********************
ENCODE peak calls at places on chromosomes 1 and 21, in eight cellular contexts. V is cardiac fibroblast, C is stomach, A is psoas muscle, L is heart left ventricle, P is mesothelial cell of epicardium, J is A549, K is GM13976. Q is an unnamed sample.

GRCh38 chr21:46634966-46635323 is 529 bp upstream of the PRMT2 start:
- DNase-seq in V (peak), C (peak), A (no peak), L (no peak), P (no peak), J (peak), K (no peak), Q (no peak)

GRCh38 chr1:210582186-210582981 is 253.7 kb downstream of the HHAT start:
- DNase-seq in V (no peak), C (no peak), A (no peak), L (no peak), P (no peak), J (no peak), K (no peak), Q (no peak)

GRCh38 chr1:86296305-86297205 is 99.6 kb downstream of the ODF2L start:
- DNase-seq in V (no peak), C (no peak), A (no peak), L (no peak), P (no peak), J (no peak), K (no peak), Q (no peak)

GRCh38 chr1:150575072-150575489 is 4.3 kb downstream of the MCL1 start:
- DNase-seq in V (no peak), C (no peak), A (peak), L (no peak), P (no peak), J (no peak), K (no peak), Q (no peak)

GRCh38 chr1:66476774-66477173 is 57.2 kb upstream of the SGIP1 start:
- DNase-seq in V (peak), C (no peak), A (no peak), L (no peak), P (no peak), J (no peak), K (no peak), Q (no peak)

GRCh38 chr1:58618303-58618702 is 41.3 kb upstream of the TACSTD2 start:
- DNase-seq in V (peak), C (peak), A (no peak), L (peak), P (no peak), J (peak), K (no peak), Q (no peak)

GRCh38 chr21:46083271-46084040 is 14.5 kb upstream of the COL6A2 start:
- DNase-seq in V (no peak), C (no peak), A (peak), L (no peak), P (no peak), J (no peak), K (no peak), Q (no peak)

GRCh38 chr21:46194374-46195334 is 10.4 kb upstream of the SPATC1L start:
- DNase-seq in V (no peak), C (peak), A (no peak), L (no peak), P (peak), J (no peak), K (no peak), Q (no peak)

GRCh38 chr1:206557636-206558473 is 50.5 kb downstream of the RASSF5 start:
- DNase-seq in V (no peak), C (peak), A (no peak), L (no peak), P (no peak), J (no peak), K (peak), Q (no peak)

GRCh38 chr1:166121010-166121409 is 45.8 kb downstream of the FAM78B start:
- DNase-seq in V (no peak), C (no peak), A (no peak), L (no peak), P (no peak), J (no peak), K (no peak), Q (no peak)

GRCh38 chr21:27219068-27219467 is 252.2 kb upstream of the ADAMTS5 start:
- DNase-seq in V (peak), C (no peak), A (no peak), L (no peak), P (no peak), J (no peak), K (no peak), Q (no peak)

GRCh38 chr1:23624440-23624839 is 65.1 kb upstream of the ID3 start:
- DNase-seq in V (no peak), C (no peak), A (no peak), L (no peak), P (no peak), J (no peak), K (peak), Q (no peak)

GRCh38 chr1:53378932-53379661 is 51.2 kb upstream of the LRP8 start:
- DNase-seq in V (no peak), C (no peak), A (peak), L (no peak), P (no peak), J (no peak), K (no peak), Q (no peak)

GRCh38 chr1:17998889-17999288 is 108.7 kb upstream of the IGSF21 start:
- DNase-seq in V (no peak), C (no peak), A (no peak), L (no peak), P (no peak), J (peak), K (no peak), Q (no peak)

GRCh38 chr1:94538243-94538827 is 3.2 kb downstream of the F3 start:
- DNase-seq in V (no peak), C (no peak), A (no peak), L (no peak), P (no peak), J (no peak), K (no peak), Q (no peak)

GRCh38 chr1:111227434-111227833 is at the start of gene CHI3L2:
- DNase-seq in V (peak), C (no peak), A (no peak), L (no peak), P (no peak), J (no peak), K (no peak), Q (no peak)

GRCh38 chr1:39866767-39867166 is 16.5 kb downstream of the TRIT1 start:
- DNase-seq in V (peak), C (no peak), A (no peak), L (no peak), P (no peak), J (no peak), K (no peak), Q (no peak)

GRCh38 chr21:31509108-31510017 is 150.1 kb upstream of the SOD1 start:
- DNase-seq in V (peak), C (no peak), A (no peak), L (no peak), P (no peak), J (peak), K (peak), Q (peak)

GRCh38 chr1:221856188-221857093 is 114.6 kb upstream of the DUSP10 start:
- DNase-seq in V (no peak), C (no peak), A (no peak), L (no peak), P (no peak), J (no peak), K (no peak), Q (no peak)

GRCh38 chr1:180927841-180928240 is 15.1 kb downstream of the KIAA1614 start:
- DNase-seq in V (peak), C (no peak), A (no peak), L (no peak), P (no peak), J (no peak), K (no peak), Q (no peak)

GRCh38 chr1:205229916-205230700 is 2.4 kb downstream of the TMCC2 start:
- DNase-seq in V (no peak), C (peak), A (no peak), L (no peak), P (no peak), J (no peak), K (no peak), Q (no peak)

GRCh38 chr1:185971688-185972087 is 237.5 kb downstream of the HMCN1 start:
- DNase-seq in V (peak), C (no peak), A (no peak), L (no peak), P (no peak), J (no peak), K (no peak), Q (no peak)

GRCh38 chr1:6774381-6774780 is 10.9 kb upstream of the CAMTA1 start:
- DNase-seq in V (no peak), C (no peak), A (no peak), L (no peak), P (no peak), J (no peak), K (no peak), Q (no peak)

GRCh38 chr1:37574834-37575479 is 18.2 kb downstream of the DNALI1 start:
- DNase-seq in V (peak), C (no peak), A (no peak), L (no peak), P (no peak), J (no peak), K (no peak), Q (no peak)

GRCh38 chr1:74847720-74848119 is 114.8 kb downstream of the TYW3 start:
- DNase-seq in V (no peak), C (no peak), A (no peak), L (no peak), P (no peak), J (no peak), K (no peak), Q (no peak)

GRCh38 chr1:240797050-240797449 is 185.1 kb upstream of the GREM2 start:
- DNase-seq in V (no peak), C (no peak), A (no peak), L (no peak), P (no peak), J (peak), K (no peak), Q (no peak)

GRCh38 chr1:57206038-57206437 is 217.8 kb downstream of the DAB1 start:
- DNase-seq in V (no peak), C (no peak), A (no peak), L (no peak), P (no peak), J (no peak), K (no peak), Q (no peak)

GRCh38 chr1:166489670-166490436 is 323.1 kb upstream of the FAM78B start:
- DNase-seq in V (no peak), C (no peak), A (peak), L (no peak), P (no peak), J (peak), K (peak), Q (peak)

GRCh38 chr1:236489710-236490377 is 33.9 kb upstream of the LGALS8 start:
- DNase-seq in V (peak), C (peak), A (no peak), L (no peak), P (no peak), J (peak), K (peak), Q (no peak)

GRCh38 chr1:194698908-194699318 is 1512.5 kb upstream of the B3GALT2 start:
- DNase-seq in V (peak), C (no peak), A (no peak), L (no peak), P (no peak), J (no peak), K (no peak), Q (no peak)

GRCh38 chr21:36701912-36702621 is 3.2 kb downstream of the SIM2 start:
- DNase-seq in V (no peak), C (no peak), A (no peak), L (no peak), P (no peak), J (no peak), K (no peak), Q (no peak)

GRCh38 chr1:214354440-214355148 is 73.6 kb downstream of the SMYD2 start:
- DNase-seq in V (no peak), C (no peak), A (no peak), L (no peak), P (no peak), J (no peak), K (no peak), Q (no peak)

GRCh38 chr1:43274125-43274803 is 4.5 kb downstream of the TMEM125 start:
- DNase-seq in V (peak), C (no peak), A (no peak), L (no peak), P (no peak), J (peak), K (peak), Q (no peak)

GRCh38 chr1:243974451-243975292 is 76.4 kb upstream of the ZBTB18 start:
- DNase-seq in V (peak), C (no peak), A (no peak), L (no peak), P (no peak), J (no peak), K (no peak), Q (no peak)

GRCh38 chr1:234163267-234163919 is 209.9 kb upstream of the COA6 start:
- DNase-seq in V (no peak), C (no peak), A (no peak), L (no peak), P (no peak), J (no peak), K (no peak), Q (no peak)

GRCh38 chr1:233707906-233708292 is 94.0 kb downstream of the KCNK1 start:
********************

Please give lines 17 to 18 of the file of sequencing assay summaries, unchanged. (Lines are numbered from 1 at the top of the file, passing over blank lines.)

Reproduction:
- DNase-seq in V (no peak), C (peak), A (no peak), L (no peak), P (peak), J (no peak), K (no peak), Q (no peak)

GRCh38 chr1:206557636-206558473 is 50.5 kb downstream of the RASSF5 start: